"Publishers Weekly Review" by , "Docx's second novel (after The Calligrapher) wrings out all the theatrics to be had from unhappy urban-dwelling twins, their sexually voracious father and dead Russian mother. Twins Gabriel and Isabella Glover, both 32 and leading lackluster lives — she at a New York PR firm, he the editor in London of Self-Help! magazine — see another crack form in their perennially tortured existences when their mother, Maria, who defected to marry their British father, dies alone in St. Petersburg. (Their despised father, Nicholas, meanwhile, dabbles in art, decadence and self-important interior monologues in Paris.) All are unaware of an additional family member: Arkady Artamenkov, their mother's first son, who had been kept afloat by Maria's financial assistance and the guiding hand of his junkie friend, Henry Whey. After the checks stop, Henry hatches a plan to send Arkady to plead for money from the family that doesn't know he exists. Though Docx's prose can get dangerously overheated ('Give me the sincerity of nakedness and the honesty of desire, O God, and deliver me from the turgid bourgeoisie and all their favorite phrases'), the crushing atmosphere will draw in fans of dark Euro-fiction." Publishers Weekly (Copyright Reed Business Information, Inc.)
"Review" by , "As in his previous book, the final twist is a stunner, both totally unexpected and carefully prepared for. Longlisted for the 2007 Man Booker Prize, and with good reason: well written, vigorously plotted and perceptive about human nature."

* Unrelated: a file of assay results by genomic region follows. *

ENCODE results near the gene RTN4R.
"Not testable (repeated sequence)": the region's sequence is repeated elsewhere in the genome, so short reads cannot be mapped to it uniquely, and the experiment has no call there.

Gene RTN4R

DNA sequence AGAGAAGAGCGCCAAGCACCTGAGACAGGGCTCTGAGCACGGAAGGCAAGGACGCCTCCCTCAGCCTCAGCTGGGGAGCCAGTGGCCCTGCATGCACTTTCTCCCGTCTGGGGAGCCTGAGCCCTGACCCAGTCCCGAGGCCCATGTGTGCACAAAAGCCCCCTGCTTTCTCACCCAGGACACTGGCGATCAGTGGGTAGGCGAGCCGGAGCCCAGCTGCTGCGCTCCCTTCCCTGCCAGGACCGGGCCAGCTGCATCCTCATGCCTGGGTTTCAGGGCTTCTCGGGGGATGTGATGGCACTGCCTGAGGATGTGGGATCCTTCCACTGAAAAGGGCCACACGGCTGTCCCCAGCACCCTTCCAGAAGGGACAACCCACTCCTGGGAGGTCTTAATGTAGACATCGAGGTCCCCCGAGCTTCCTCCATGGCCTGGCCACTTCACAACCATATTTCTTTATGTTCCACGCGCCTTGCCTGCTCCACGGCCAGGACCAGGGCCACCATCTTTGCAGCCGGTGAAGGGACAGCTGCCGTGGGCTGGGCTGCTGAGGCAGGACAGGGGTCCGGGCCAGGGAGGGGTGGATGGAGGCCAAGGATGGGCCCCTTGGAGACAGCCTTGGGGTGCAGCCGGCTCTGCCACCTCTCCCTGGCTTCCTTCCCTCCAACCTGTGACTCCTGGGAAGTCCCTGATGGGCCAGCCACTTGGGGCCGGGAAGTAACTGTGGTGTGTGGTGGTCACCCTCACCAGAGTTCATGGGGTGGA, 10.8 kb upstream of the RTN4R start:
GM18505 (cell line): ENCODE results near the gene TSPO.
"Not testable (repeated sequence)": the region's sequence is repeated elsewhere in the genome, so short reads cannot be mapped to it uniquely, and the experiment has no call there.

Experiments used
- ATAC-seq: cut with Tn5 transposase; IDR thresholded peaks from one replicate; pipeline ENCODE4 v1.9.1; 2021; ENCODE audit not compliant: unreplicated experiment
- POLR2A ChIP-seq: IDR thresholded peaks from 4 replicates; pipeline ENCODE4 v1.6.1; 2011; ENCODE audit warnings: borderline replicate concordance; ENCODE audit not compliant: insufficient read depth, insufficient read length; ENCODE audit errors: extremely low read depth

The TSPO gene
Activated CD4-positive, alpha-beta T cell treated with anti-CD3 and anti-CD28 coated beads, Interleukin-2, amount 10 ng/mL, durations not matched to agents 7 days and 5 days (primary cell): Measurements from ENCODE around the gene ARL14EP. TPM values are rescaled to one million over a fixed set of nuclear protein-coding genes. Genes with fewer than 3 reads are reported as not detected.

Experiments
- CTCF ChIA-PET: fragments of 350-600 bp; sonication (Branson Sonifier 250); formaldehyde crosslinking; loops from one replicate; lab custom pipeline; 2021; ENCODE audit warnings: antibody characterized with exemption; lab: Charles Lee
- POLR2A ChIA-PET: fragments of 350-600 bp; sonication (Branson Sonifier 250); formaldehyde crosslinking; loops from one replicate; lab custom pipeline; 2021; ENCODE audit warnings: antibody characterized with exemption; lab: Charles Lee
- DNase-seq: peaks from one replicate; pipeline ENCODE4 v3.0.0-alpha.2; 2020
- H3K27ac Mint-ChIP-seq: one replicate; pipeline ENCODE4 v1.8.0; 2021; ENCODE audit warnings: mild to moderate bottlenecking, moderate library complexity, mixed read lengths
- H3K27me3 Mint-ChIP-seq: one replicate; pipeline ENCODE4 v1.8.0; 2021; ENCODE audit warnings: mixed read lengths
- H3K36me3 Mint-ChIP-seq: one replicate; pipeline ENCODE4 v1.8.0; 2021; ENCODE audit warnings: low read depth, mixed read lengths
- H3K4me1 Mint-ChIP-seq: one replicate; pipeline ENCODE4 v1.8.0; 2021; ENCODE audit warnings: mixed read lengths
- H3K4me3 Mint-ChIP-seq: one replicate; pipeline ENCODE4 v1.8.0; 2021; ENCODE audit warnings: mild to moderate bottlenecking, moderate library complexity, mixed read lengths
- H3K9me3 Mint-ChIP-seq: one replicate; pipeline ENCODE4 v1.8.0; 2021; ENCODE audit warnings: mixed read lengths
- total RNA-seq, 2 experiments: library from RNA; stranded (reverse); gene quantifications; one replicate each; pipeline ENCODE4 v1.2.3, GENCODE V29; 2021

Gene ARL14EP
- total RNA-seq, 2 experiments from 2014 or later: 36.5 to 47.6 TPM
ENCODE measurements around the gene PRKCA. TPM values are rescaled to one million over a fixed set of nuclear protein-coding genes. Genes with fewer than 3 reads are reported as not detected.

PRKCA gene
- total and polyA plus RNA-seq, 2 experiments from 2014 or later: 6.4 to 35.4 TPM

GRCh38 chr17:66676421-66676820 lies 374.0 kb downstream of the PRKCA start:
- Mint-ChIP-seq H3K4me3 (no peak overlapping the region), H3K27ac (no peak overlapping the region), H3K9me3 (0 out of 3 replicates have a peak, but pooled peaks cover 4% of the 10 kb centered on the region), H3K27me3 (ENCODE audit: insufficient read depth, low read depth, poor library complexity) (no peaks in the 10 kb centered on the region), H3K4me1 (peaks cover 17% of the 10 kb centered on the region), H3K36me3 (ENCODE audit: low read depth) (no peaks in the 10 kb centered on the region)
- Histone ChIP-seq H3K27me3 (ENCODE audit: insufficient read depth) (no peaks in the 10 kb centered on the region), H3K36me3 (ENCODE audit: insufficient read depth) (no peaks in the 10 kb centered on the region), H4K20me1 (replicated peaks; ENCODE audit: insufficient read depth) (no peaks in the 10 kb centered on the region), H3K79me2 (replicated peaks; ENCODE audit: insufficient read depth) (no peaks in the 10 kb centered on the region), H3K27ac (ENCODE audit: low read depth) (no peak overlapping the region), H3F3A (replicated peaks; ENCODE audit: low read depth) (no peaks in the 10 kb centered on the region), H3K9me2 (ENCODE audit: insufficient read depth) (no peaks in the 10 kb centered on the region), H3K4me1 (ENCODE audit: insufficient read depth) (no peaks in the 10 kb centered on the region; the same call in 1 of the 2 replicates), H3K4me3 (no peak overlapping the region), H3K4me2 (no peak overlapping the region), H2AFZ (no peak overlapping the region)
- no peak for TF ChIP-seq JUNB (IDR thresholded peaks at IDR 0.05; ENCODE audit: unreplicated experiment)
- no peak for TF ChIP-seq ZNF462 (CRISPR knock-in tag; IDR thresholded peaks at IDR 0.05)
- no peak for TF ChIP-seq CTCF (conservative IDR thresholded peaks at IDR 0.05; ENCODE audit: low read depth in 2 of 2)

"Review" by , "Though Docx's prose veers out of control at times...he manages to elevate this most dysfunctional family to the level of international intrigue. Caustic, hip, and highly recommended."
"Synopsis" by ,
A sweeping transcontinental novel of secrets and lies buried within a single family

Thirty-two-year-old Gabriel Glover arrives in St. Petersburg to find his mother dead in her apartment. Reeling from grief, Gabriel and his twin sister, Isabella, arrange the funeral without contacting their father, Nicholas, a brilliant and manipulative libertine. Unknown to the twins, their mother had long ago abandoned a son, Arkady, a pitiless Russian predator now determined to claim his birthright. Aided by an ex-seminarian whose heroin addiction is destroying him, Arkady sets out to find the siblings and uncover the dark secret hidden from them their entire lives.

Winner of the Geoffrey Faber Memorial Prize and long-listed for the Man Booker Prize, Pravda is a darkly funny, compulsively readable, and hauntingly beautiful chronicle of discovery and loss, love and loyalty, and the destructive legacy of deceit.